CS21 Lab 4: while loops and functions

Due Saturday (October 3) before midnight

This lab assignment requires you to write some Python programs. First, run update21 to get the template files we have provided for you. These will serve as starting points for your programs. Next, use cd to change into your cs21/labs/04 directory and begin working on the Python programs for this lab. The pwd command helps you verify that you are in the correct sub-directory.

$update21$ cd cs21/labs/04
$pwd /home/your_user_name/cs21/labs/04  We will only grade files submitted by handin21 in this directory, so make sure your programs are in this directory! Programming tips As your programs become larger, it is even more important to develop good habits: • Use a comment at the top of the file to describe the purpose of the program. • Use variable names that describe the contents of the variables. • Use def main() to combine the steps of your program into a function. The above are mandatory and you will be graded on them. We strongly advise you to write your programs incrementally and test them as you go. No one writes interesting programs all at once. As you write, test that your program does what you expect (even if it doesn't yet do what you want). If it surprises you, make sure you understand what's happening before writing more code. We have provided some test input and output; make sure you test your program! You should also test your program using some inputs and outputs that were not shown here; after all, we will. Come up with your own test cases and verify that the program is producing the right output on them. 1. Nim Source: OpenClipArt.org You will write a computer program which allows the user to play Nim, an ancient game with numerous variants, a global history, and interesting connections to mathematics. Nim is a strategy game based on subtraction. In our variant, there are two players and three rows of sticks. At the beginning of the game, the first row contains three sticks, the second row contains five sticks, and the third row contains seven sticks. Players alternate, taking sticks from one of the rows; players may take any number of sticks they please, but must take at least one and may only take from one row per turn. The objective is to force the other player to take the last stick. Your computer program will allow two players to play a hotseat version of the game -- both players play the game by taking turns using the program. Your program will keep track of whose turn it is and how many sticks are left in each pile. Because multiple people are using the program, each prompt should indicate whose turn it is. You have been provided a template file, nim.py. This file contains a number of functions which you are to use in writing your implementation of Nim. You simply need to write the body of the main function which plays the game. Here are some sample runs of the program. $ python nim.py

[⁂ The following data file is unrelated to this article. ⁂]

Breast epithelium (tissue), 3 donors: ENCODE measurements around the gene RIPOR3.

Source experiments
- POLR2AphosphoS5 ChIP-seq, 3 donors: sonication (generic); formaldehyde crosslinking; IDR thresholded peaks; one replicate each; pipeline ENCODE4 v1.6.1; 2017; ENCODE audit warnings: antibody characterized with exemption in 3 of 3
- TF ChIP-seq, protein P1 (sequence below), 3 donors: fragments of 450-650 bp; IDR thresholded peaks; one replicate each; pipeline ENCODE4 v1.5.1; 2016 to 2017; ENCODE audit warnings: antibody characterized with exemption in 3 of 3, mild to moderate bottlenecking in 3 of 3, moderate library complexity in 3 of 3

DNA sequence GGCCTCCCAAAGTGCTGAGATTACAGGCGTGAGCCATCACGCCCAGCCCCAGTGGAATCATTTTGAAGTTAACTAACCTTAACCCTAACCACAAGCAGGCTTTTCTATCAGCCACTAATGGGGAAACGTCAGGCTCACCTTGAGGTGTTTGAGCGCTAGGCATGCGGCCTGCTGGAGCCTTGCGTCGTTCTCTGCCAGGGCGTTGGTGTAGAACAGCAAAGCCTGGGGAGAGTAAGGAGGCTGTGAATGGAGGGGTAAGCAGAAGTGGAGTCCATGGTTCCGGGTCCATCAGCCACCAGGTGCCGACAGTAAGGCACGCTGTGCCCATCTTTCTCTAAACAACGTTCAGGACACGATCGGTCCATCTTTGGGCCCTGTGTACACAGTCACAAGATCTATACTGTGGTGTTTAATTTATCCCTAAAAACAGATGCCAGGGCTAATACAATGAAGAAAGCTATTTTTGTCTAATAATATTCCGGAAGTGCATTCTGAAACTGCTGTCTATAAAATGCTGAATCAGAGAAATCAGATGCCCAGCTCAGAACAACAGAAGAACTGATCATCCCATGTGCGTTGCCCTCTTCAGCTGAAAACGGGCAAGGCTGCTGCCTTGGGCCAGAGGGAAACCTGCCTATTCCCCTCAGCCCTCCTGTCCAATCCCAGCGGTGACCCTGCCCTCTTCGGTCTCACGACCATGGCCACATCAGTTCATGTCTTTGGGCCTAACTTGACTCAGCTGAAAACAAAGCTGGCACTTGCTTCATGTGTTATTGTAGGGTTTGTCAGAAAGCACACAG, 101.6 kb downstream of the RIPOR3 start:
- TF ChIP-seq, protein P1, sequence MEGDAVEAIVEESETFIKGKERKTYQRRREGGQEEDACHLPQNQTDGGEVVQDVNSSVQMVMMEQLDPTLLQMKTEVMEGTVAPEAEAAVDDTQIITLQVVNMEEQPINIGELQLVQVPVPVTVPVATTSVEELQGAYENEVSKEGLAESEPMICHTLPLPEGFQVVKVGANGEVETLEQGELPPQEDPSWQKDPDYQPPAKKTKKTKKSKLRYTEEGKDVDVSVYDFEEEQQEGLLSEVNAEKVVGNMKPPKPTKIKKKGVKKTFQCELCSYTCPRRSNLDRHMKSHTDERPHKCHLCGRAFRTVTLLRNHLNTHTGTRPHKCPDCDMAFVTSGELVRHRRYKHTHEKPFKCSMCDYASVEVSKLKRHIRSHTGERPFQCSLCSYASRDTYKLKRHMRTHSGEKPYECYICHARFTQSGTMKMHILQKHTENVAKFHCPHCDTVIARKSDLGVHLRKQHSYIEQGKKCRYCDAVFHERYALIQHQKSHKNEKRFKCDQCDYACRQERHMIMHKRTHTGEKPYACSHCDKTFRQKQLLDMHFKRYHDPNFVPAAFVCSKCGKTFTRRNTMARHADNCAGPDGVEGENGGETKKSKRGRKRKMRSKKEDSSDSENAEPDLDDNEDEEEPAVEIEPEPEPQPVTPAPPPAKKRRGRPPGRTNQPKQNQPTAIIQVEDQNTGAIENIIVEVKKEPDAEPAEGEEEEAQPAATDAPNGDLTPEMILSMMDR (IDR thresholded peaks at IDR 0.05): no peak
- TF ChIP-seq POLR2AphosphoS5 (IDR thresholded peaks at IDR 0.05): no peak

1: |||
2: |||||
3: |||||||
Player 1: which row? 2
Player 1: take how many? (max 5) 5
1: |||
2:
3: |||||||
Player 2: which row? 3
Player 2: take how many? (max 7) 6
1: |||
2:
3: |
Player 1: which row? 1
Player 1: take how many? (max 3) 3
1:
2:
3: |
Player 2: which row? 3
Player 2: take how many? (max 1) 1
Player 1 wins!